After being used to contain the blood of martyrs after death or to store the anointing oil of French monarchs, today ampoules are the first choice in packaging injectables. You create ampoules by melting the glass tube into the desired shape and seal them at the neck by melting the top of the glass tube. The only way for you to extract the contents from an ampoule is by breaking the glass at its breaking point, making it perfect for single-use applications only.
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Types of ampoules: shapes that fit the standards
Based on the shape of their head from ISO standards, you can count three types of ampoules: straight-stem (form B), funnel type (form C), and sealed (form D). ISO 9187-1:2010 specifies materials, dimensions, capacities, performance and packaging requirements for three forms of glass ampoule for injectable pharmaceutical products.
Straight-stem ampoules and funnel-types have open ends for the customers to wash and sterilize before filling and sealing. Sealed ampoules instead have dome-shaped closed ends, which means that ampoules are supplied already sterilized. Customers have to open them with a sharp flame before filling them and then reseal them.
Ampoules also have different break systems. One point cut (OPC) refers to a small cut on the constriction of the ampoule and is paired with a colored dot mark for the position of the breaking cut. Color break ring (CBR) refers to an enamel ring applied around the constriction as a marker for the breaking cut. Scoring (SCO) refers to surface markings of the glass around the constriction part.
Plastic ampoules as a new possibility
Plastic ampoules are getting more popular in pharmaceutical companies. They are less costly to manufacture, easier to transport and store as they have better breaking resistance. Actually, they do not require tearing or cutting the top portion, because you can simply snap off the neck to open. Their manufacturing process offers more accurate dosages and prevents overfill of products, making it more efficient compared to glass.
Check the quality through ampoule inspection machine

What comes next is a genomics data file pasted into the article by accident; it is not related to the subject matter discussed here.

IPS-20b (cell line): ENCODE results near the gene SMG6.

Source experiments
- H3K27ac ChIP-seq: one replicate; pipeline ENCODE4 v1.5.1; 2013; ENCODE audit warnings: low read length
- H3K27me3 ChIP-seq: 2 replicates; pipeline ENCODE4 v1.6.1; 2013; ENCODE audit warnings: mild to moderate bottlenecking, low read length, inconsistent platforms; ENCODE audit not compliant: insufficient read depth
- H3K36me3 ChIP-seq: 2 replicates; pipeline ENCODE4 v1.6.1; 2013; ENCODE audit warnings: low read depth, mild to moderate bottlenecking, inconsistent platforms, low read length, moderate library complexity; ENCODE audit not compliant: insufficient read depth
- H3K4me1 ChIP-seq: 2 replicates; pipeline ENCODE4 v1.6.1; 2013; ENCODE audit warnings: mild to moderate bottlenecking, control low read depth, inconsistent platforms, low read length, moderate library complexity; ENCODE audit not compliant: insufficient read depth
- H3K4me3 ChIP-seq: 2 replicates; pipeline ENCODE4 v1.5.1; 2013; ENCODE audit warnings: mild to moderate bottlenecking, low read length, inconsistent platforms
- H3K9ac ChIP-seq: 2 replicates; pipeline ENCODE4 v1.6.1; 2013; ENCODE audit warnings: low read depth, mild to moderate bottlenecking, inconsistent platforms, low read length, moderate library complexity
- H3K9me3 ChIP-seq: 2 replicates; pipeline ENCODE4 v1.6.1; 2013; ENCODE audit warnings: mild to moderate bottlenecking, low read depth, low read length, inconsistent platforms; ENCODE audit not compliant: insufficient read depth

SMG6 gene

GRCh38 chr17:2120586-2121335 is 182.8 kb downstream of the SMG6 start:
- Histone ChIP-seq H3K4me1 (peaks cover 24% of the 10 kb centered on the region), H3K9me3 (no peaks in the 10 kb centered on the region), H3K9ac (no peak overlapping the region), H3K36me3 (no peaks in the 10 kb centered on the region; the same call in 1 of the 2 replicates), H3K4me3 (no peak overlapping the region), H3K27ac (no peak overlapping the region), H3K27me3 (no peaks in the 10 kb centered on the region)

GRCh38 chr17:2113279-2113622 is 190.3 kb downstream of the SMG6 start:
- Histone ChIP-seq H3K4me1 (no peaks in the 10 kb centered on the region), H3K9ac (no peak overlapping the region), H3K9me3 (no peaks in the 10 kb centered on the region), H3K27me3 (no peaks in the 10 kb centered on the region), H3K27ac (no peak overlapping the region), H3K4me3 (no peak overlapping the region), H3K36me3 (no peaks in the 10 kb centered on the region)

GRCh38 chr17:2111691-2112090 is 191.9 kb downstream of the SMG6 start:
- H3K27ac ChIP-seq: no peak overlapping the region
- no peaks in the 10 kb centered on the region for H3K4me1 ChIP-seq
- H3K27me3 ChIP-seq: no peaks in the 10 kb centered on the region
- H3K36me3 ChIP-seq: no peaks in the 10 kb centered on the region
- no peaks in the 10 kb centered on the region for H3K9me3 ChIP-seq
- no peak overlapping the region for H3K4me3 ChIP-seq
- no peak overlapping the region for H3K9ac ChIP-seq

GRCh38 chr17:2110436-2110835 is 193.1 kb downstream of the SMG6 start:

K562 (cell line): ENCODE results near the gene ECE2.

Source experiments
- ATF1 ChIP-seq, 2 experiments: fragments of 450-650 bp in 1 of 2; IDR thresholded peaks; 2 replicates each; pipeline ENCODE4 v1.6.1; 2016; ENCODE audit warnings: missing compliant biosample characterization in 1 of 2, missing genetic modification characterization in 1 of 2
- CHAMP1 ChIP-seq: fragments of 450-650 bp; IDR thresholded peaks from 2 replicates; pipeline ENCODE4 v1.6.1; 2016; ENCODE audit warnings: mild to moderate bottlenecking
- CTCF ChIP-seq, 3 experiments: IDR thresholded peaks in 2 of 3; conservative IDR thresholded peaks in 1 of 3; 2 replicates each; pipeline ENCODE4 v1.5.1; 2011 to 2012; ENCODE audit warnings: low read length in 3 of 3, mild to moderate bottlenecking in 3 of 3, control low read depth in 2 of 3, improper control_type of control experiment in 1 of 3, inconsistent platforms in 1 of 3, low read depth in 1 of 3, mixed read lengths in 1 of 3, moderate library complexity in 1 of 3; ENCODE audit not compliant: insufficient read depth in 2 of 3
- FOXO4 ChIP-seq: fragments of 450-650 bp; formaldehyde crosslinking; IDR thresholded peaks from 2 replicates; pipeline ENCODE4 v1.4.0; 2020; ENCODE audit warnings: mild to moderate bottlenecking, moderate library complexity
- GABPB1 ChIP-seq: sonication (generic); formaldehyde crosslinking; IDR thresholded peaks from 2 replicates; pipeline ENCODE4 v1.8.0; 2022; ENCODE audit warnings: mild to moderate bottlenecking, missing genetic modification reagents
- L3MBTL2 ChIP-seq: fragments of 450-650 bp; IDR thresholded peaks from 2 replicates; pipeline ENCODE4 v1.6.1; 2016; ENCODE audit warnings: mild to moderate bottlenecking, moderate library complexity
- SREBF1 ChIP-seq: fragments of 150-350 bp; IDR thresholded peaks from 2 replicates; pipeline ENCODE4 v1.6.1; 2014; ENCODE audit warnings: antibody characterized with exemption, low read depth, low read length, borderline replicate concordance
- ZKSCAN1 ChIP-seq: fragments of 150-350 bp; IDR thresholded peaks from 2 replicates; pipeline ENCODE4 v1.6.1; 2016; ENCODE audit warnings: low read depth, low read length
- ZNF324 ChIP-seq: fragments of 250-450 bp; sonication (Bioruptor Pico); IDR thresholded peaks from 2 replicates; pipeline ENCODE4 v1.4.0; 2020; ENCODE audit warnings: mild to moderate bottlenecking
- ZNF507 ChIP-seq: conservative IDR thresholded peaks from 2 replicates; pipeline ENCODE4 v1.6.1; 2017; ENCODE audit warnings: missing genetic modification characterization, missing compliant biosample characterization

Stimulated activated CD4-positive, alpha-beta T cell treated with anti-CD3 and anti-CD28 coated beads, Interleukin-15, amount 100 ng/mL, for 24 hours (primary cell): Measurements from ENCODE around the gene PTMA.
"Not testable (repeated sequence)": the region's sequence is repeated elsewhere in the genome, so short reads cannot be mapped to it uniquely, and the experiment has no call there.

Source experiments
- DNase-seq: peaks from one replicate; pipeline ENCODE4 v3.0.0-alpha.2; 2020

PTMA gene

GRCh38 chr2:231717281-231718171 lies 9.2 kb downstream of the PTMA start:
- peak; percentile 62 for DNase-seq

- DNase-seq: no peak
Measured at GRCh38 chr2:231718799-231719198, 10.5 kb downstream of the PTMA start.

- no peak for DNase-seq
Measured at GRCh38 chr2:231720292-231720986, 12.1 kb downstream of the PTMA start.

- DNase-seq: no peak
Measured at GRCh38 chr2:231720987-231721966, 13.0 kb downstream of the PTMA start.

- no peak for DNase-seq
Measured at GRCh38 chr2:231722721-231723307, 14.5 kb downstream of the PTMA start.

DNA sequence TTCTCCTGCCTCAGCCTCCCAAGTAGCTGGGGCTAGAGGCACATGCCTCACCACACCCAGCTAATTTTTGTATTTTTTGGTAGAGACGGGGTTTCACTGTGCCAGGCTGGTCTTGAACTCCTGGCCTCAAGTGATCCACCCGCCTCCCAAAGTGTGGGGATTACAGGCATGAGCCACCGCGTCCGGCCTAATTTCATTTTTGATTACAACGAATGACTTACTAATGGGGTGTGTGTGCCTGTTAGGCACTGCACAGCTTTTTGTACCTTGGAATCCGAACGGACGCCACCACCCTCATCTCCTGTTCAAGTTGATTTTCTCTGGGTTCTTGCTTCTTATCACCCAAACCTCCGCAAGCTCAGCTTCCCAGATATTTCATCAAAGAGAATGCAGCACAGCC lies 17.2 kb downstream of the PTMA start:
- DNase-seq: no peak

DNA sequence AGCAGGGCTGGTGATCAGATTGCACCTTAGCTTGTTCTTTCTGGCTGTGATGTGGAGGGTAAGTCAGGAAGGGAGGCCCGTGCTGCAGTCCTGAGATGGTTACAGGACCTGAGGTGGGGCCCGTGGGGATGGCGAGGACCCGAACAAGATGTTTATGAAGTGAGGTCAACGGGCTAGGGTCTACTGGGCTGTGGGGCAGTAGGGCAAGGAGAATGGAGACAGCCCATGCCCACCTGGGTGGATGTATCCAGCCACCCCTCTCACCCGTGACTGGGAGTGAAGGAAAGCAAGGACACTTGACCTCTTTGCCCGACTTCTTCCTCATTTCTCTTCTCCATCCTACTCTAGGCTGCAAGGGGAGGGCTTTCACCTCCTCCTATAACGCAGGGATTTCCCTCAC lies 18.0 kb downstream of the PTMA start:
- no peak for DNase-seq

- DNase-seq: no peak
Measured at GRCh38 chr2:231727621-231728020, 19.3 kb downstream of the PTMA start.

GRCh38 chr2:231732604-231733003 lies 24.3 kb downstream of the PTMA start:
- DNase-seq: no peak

Quality control for pharmaceutical products is a critical process. It requires multiple visual inspections to ensure that the products are not contaminated, and the packaging is intact and clean. You can opt for a fully automatic or semi-automatic inspection machine equipped with image sensors and magnifying cameras to check the correct fill level, detect contaminating particles, glass defects and container leakage.
Other options available for inspection machines include detecting product color using illumination and sensors, and container closure integrity using multiple cameras that check the position of the cap.
Color coding for identification
Have you ever noticed that ampoules have colored rings around their neck?
The colored rings are used as a code to identify the substance inside the ampoule. This makes it easier to sort them for the purposes of storage, labeling, and packaging. These rings are machine-readable for easier identification and printed by rotating discs using heavy-metal-free inks for safety reasons.
Between ampoules and vials
Ampoules are meant for single-use or single-dose applications since they are sealed at the neck with heat and you have to crack them open to extract the contents. With vials is another story. You only need to remove the caps or pierce the rubber stopper with a syringe. As for the content inside, ampoules store unstable chemical compounds and highly volatile elements while vials are for storing stable compounds.